Friday, June 10, 2011
Human behavior is fascinating
I don't know why, but from an early age, I've always wanted to analyze why we act and think in certain, seemingly fairly predictable ways. If most girls liked to play with dolls, and boys with trucks, I wanted to know why that was so. I always wanted to know, "Who decided this?"
Knowing my parents had opinions and ideas that weren't typical might have something to do with my need to analyze. My parents were opposed to many things ranging from the seemingly trivial (deodorant) to that which most people would consider pretty darned important (religion).
I understood my parents' motives pretty well. What I didn't understand was the motives of everyone else.
I clearly remember one day when it was a religious holiday, standing at the door of my house, observing how quiet it was outside, and thinking to myself, "What is it that everyone else believes? How can my parents be right and the entire rest of society be wrong?"
These were good questions.
I've analyzed myself. I have always wondered why I'm like this. Know I think I know!
So, back to the pharmaceutical companies. . .
Wait. Do I hear some of you sighing? Are some of you thinking, "When is she going to get off this topic?!" I will, I'm sure, when something more interesting comes along. My knitting is very interesting to me, but there's not much to analyze (or maybe not - I'll give it some thought).
I just read some highly interesting research. Studies have shown that disclosure of conflict of interests actually creates more bias.
The first study that noted this was published as "The Dirt on Coming Clean: Perverse Effects of Disclosing Conflicts of Interest." I've read about this on line and in a few books, and I don't think it's "perverse" in any way. It's totally logical to me.
Think about it for a moment. I'll use myself as an example, just for fun: If I'm working in a yarn store, and I recommend a yarn for a company I work for, if I say "Please keep in mind that I'm biased because I work for them," then I feel free to say whatever I want after that disclosure. If I have not disclosed that I have an interest in seeing this particular yarn sell, I'd feel uncomfortable promoting it.
Disclosure clears consciences.
I'm not suggesting that we eliminate disclosure, but we should be aware of this effect. Lawyers know that saying something that will be struck from the record is a sure fire way to get a point across. They may be simply outrageous in the courtroom, say something that they know full well they'll be admonished for, but they want the jury to hear it. Then they'll say, "I'm sorry." The judge will tell the jury not to take this bit of information into account. Not only will the jury take the "stricken" information into account, they'll probably remember it more than other things.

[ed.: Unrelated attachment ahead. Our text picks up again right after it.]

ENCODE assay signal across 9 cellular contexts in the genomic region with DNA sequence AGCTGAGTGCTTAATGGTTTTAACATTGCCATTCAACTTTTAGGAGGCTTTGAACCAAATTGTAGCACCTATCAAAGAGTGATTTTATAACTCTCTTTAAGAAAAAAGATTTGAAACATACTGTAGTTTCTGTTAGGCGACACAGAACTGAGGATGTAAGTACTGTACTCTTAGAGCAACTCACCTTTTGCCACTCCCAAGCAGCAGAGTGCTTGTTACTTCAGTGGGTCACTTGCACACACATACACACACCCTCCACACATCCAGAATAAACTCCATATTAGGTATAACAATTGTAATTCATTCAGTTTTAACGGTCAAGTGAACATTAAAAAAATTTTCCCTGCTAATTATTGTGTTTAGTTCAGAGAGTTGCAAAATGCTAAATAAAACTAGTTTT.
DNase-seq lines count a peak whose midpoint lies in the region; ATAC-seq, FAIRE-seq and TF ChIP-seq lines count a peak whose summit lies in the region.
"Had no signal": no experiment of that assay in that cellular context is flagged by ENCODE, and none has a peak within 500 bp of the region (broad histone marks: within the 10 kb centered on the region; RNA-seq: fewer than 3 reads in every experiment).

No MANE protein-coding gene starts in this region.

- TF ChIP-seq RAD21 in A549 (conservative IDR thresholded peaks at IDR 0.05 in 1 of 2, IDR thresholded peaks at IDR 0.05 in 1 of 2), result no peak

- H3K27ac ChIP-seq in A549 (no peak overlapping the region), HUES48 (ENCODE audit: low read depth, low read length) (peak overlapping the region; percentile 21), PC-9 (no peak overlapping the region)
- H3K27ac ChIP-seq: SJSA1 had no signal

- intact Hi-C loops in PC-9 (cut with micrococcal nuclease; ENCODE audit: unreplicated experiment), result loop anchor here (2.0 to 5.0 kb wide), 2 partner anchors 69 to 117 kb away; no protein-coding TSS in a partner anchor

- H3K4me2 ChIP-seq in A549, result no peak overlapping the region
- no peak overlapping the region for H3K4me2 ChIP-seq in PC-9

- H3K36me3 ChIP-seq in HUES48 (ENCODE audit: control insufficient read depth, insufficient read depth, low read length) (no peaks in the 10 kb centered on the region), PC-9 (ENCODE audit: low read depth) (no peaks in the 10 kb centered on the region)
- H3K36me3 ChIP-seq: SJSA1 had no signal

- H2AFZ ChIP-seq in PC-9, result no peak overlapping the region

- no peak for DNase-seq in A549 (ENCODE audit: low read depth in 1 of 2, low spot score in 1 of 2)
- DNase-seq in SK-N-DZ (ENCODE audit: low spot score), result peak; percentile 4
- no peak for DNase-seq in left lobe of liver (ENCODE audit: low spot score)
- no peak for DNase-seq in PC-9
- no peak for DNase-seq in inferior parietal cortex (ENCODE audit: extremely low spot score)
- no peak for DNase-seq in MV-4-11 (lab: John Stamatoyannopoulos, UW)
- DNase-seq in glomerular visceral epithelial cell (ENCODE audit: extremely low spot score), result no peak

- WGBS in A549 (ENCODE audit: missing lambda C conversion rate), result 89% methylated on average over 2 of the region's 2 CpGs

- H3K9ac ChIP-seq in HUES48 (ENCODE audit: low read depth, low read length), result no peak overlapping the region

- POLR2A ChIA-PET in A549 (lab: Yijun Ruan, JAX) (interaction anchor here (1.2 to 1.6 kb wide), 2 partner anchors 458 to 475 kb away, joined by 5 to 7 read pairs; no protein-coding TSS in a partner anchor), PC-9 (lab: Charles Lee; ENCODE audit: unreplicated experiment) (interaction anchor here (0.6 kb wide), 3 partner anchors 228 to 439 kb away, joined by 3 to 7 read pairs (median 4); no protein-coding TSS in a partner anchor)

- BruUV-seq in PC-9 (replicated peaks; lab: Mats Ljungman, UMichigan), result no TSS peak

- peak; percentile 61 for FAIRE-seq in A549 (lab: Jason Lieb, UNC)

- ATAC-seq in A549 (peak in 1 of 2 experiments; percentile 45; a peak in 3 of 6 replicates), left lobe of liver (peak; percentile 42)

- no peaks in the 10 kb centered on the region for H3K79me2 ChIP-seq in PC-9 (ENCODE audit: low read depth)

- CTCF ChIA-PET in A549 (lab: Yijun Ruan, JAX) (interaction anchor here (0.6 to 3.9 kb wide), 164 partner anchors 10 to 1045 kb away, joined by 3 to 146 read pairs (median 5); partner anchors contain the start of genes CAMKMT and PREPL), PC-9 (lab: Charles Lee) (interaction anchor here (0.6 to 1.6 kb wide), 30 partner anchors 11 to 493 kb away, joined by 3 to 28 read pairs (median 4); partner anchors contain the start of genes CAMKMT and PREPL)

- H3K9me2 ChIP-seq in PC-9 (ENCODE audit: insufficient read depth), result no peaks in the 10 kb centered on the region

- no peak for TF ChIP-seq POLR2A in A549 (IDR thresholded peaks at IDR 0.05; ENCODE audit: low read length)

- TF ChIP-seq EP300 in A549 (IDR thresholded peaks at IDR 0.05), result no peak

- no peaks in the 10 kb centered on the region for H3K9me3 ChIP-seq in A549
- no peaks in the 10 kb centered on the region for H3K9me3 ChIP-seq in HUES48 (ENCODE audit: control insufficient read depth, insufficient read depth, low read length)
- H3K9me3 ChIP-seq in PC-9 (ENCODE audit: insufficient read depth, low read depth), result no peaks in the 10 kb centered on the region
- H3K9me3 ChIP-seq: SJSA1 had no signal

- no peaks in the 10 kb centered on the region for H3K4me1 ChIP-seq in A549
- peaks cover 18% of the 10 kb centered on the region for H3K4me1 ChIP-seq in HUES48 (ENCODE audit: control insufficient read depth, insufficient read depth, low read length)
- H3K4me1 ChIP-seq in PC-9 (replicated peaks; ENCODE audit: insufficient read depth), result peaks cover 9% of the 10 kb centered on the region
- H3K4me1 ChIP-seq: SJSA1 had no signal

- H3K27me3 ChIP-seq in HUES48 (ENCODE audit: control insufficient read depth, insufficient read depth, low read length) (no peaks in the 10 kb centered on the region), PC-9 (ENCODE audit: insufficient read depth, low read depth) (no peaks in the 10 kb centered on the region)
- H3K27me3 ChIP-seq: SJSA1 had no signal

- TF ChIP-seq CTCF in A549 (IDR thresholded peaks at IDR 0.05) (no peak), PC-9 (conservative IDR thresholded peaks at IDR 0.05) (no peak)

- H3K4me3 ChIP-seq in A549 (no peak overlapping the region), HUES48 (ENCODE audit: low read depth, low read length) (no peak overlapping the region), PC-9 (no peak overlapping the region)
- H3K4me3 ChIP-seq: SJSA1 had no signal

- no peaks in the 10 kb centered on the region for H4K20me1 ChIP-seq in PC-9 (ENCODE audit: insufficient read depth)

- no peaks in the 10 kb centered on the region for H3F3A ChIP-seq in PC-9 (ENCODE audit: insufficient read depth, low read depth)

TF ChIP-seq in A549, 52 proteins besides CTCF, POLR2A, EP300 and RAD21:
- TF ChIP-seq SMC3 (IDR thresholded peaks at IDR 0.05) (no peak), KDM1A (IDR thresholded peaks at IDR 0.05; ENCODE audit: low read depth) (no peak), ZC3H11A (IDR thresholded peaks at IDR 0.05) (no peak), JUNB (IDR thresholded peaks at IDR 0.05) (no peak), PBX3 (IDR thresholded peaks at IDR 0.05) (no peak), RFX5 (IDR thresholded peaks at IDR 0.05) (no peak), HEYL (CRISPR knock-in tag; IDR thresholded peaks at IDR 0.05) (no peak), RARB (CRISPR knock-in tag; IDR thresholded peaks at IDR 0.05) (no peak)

That's not exactly the same as disclosure, but it's similar. With disclosure, a person is in effect saying, "Don't listen to or trust what I'm telling you." If that's said, the person can now say anything, and the listener thinks they aren't being swayed. Not just this study, but many more, point to what does seem to be a paradox: the fact that the more someone thinks they are unswayable, the more easily that person can be manipulated. A con artist can con a person who thinks they're smart, or un-connable very easily.
This post has been all over the map. I'll end with this thought. Our society, and capitalism, is one big con. Con artists, in my opinion, are perhaps simply more honest versions of the rest of us. They know they're criminals. A big CEO, or a rich doctor may be quite self-deluded, and think that they're performing great public services (and indeed, they might be doing so), but unlike the con artist, they're not only conning others but they're conning themselves.
How often have you done something in your life, that in retrospect, you said, "Wow. How did ever I believe that was okay?"
Image note: The "crew," the most likable con artists you'll ever (not) meet. Never seen Hustle? It's a heck of a lot of fun.